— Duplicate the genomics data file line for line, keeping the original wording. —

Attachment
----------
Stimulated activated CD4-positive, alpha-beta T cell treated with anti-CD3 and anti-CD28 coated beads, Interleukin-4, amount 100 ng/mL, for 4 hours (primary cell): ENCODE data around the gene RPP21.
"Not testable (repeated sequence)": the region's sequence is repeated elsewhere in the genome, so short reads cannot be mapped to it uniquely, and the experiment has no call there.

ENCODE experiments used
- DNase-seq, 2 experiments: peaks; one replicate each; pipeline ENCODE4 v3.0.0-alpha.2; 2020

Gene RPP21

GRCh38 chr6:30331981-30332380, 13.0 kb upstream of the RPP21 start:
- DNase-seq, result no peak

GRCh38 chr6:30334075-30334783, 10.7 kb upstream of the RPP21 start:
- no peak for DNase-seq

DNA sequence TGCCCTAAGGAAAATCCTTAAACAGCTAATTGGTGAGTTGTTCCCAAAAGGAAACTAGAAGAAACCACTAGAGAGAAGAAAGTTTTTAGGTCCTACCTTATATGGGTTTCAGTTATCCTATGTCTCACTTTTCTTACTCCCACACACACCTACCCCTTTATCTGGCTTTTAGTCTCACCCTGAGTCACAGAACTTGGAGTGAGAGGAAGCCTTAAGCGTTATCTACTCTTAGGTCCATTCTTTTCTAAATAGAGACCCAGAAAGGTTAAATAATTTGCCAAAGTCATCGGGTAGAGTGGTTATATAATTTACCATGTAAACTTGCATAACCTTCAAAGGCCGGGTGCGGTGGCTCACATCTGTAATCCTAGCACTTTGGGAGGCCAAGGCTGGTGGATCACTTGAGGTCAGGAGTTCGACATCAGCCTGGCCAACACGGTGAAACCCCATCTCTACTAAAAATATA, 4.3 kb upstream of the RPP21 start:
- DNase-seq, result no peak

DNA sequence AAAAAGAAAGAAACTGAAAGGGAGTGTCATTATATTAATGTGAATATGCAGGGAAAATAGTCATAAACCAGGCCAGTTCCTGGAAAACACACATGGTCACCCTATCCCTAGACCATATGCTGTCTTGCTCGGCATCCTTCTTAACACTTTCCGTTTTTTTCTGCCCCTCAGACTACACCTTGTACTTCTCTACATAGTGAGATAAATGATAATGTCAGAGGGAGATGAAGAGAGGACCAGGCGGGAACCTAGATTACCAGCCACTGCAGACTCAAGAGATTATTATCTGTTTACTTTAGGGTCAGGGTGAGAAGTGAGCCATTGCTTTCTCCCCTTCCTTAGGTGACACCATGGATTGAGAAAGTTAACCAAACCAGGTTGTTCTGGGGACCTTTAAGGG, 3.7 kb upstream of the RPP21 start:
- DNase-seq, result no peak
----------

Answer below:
Stimulated activated CD4-positive, alpha-beta T cell treated with anti-CD3 and anti-CD28 coated beads, Interleukin-4, amount 100 ng/mL, for 4 hours (primary cell): ENCODE data around the gene RPP21.
"Not testable (repeated sequence)": the region's sequence is repeated elsewhere in the genome, so short reads cannot be mapped to it uniquely, and the experiment has no call there.

ENCODE experiments used
- DNase-seq, 2 experiments: peaks; one replicate each; pipeline ENCODE4 v3.0.0-alpha.2; 2020

Gene RPP21

GRCh38 chr6:30331981-30332380, 13.0 kb upstream of the RPP21 start:
- DNase-seq, result no peak

GRCh38 chr6:30334075-30334783, 10.7 kb upstream of the RPP21 start:
- no peak for DNase-seq

DNA sequence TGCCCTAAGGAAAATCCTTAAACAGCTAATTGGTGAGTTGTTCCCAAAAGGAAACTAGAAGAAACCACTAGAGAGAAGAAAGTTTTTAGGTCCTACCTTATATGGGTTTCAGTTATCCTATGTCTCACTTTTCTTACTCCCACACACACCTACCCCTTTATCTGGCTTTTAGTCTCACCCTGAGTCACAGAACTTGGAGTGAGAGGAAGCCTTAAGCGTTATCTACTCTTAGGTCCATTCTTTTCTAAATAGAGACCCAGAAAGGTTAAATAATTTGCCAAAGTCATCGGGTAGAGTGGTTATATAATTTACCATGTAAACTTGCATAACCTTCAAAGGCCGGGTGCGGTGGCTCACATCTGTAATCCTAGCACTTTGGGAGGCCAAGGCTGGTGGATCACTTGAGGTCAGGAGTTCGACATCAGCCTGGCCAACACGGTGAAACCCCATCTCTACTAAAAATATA, 4.3 kb upstream of the RPP21 start:
- DNase-seq, result no peak

DNA sequence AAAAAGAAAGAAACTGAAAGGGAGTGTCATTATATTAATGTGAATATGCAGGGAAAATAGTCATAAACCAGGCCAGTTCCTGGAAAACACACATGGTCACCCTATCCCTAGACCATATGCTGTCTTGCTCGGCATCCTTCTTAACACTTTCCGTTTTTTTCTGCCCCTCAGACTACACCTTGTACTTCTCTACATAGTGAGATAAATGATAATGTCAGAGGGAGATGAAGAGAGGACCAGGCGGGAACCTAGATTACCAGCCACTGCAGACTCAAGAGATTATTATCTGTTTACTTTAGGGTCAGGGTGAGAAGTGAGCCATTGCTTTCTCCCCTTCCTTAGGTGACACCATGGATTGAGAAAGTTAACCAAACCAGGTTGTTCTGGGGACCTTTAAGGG, 3.7 kb upstream of the RPP21 start:
- DNase-seq, result no peak